Thanks for getting this out so quickly and including it in the kickstarter!!
 
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Nicole Alderman wrote:The main reason coca-cola cleans so well is that it is highly acidic. All that citric acid. BUT, you can get all those cleaning benefits without needing soda. Vinegar is an acid, but not as strong as coca-cola. Citric acid, however, can be bought online in a big bag. I use it for making gummies and jello...and also for cleaning my toilets (and making fun little volcanoes for my kids, but that's a different story...).

In Raven's book, she lists a recipe for lemon peels soaked in vinegar. This is not only a great acidic cleaner, but also has the power of d-limonene, which is also a degreaser. In other words, it works great to get petrol-based gunk (like sticker goop and car oil) off of things. You can use any citrus peals to make a great cleaner.  Vinegar is cheap, and orange peals are also really cheap, especially if you like those tasty little mandarin oranges that sell in big bags around Christmas time. That's how I made my orange cleaner!



Making cleaner from peals sounds great.Not to mention the pleasure to know that the fresh smell comes from natural ingredients.It is time to save the peals from all citrus fruits I think.
 
r ranson
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coca-cola is delicious, but I've never thought of it as food.
 
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Very cool book. I'm not the greatest housekeeper yet so there's a lot of new info in here for me. 🙇‍♀️I do like to make soap though and I had a suggestion for this part:

Place odds and ends of soap in a jar. When you’ve collected enough, add
water and heat on low (double boiler, or the leftover heat harvested from the
oven or next to the fireplace) until it melts. Use this liquid soap for clothes,
dishes, or general household cleaning.



If you're going to store it, can I suggest to grate it, store the gratings, and add the gratings to water when you're ready to use it, rather than storing diluted soap? Diluting and storing soap is not recommended because it shifts the pH of the soap towards neutral and creates an environment where bacteria and mold can grow. Liquid soaps produced by soapmakers are liquid because they're made with a different kind of lye.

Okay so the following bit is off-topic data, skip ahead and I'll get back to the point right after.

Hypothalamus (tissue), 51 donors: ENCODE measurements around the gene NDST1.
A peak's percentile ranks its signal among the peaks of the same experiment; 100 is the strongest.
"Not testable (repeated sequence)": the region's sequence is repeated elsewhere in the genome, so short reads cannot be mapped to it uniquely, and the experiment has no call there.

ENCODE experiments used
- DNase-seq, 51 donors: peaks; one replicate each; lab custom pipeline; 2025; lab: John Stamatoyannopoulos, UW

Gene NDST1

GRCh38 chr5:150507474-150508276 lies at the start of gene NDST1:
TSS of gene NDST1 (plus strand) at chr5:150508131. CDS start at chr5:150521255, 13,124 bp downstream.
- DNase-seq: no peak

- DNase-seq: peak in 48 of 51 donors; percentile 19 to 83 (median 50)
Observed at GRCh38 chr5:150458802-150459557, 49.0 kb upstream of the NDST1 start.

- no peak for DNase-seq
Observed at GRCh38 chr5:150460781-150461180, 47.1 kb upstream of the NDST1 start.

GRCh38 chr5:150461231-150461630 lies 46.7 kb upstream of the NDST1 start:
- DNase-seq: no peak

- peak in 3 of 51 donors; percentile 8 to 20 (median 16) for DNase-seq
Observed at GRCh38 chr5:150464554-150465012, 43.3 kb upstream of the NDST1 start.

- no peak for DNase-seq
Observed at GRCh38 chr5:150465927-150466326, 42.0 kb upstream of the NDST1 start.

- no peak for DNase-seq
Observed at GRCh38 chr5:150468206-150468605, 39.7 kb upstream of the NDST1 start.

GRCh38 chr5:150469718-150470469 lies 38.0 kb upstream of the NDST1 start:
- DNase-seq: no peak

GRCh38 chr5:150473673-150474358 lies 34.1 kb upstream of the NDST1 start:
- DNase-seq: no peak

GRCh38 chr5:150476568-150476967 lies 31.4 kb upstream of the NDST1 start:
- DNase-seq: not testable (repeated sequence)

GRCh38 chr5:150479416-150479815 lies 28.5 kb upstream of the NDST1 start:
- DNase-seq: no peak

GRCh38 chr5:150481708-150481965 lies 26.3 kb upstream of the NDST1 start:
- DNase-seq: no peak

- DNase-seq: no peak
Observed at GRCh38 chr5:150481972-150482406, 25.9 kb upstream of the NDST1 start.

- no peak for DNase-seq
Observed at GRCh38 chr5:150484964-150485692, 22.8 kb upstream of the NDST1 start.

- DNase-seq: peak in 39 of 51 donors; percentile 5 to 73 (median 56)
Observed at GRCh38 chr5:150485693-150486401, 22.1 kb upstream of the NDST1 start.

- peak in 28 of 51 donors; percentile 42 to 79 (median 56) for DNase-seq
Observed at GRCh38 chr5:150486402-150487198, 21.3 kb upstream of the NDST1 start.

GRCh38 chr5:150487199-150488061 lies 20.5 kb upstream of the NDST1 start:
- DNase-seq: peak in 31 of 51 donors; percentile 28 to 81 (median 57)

Also the instructions you give for making your own mop make a Cuban mop which is tres chic right now. 😉
 
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Although I've generally use pretty safe cleaning methods for a long time, I recently read Raven's book and it encouraged me to push even further. I'm back in Ontario helping my sister and she managed to spill bacon grease on her glass stove top. I took her jug of vinegar and glugged a small pool on to the stove top, wiped it around with a cloth, and was incredibly pleased at the good job it did. Two days later, my sister was again cooking something greasy that had splattered all over the surface. I was out weeding her garden at the time (she can't do bending for another 6 weeks at least) when she came out to her garage where she keeps a stash of extra bottles of vinegar. I asked what she was up to and she said, "Cleaning the stove with vinegar seemed to work for you. I thought I'd give it a try for myself." So I'd like to not only encourage people to read Raven's book, I'd like to challenge them to experiment on their family and friends! The more we encourage safe, Earth-friendly behavior in all the people around us, the better off we'll all be.
 
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Maybe not the right place to post this but... other sister arrived and said, "oil and vinegar dressing don't stay mixed, so why did the vinegar do such a good job of getting the oil smear off the stove top?"

My off the cuff theory is that the oil always floats to the top of the vinegar, so the vinegar on the stove in effect "floated" the oil off the glass surface to be picked up with the cloth. If anyone knows a better thread to ask for more input on the chemistry behind this, please speak up. I'm happy to simply accept that "I saw it work - good enough", but my internal scientist is wondering why and how.